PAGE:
Britain is having a referendum on 23rd June for the voting population to decide whether or not their country remains in the European Union (EU). The question is known in the press as Brexit — an abbreviation for Britain’s exit. There are plenty of arguments — economic, social, and political — for and against Brexit. As with any major political decisions affecting not only the global economy, but a nation and its people the discussions get emotional pretty fast. This video of the UK’s Prime Minister – David Cameron and UK Independent Party (UKIP) leader – Nick Farage, for and against the issue taking audience questions captures some of that emotion. There is a great deal of cross-talk in this video, but note how readily people will turn questions about immigration or trade into personal matters.
There is a lesson there for anybody who needs to engage in public speaking to audiences that may pose hostile questions. At Communispond, our method is to respond to the issue rather than the personal concerns that may be driving it.
You will probably not be attacking or defending the EU in front of an audience, but if you are trying to persuade an audience to, say, embrace a proposal, there is always a possibility of hostile questions. Deal with a hostile question by first listening for the issue. Always respond to the issue, never the hostility. Note that hostile questions frequently include the word “you.” Don’t rise to the bait. Bring the discussion back to the issue without treating it as a personal attack.
The most common question you will get is “Why are you proposing this?” The issue, of course, is not why you are making your proposal. The issue the questioner is trying to address is most likely one of five:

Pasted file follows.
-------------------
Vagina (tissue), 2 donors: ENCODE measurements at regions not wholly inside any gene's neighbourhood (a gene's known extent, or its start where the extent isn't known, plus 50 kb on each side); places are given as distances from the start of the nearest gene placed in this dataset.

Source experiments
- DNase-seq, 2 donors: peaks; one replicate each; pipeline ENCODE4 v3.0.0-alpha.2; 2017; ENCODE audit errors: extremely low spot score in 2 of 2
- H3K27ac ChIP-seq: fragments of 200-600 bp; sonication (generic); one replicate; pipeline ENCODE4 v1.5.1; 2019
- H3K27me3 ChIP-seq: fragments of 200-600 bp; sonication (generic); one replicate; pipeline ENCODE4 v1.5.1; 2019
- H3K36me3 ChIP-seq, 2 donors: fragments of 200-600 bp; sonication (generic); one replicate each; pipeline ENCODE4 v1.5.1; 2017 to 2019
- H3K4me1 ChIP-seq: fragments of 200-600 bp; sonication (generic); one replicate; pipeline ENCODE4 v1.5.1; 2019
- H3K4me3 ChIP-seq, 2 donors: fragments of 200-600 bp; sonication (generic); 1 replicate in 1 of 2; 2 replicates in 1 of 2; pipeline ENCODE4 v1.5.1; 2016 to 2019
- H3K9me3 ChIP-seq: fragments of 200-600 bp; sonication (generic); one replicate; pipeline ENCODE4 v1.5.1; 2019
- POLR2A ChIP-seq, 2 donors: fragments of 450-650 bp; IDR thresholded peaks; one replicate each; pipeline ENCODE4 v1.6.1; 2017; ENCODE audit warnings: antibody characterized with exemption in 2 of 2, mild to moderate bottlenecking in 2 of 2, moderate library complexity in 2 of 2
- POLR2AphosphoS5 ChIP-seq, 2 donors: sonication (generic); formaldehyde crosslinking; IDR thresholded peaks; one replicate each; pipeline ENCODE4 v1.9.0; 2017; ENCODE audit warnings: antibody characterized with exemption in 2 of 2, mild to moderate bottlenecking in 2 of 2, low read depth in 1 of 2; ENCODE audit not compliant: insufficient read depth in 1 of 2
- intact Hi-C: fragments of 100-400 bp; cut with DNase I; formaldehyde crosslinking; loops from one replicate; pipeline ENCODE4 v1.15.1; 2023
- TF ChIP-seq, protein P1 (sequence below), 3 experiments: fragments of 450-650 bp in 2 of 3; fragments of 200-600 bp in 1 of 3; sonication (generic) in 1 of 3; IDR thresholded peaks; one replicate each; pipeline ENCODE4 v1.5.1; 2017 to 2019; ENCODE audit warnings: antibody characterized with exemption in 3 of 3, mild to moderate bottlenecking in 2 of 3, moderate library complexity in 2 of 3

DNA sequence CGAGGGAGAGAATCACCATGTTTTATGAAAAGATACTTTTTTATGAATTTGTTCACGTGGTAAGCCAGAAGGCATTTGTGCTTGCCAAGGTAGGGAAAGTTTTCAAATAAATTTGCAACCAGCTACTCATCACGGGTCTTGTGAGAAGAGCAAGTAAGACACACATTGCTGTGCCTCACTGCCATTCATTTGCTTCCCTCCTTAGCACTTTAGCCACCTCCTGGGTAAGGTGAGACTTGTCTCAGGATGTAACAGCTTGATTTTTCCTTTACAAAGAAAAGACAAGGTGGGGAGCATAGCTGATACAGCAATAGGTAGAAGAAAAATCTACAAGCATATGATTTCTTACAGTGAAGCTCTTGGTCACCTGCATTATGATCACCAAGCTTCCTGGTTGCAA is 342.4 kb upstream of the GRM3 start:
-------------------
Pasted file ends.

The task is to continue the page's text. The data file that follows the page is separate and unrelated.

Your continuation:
- Priority (“Why are you proposing this and not something else?”)
- Feasibility (“How can we hope to accomplish this?”)
- Cost (“Why should we spend money on this?”)
- Timing (“Why should we do this now?”)
- Competence (“Who are you to propose this?”).
You may have to listen carefully to get a sense of which issue the questioner is addressing. But if you name the issue and then read it back, you can make the question neutral:
Question: Why are you proposing this when we have so many other problems you should be addressing?
Rephrase: Why should we pledge limited resources to this proposal?
Explain, neutrally and briefly, why your proposal (in this case) should take priority over other projects, and conclude the answer on a positive note, like, “We’ve never been better prepared for a program like this.”
Your answer needs one more thing. Tie it to the benefits you are promising the audience: “That’s how I think it will ensure the future of this company.”
By rephrasing the question and responding to the issue in a positive way and then relating the answer to the benefits, you can neutralize almost any challenging or hostile question and reinforce your persuasive message. Above all, don’t ever lose your temper. You may not be campaigning for or against the EU, but the audience is evaluating your proposal by evaluating you, and anything that makes them uncomfortable increases their resistance to being persuaded.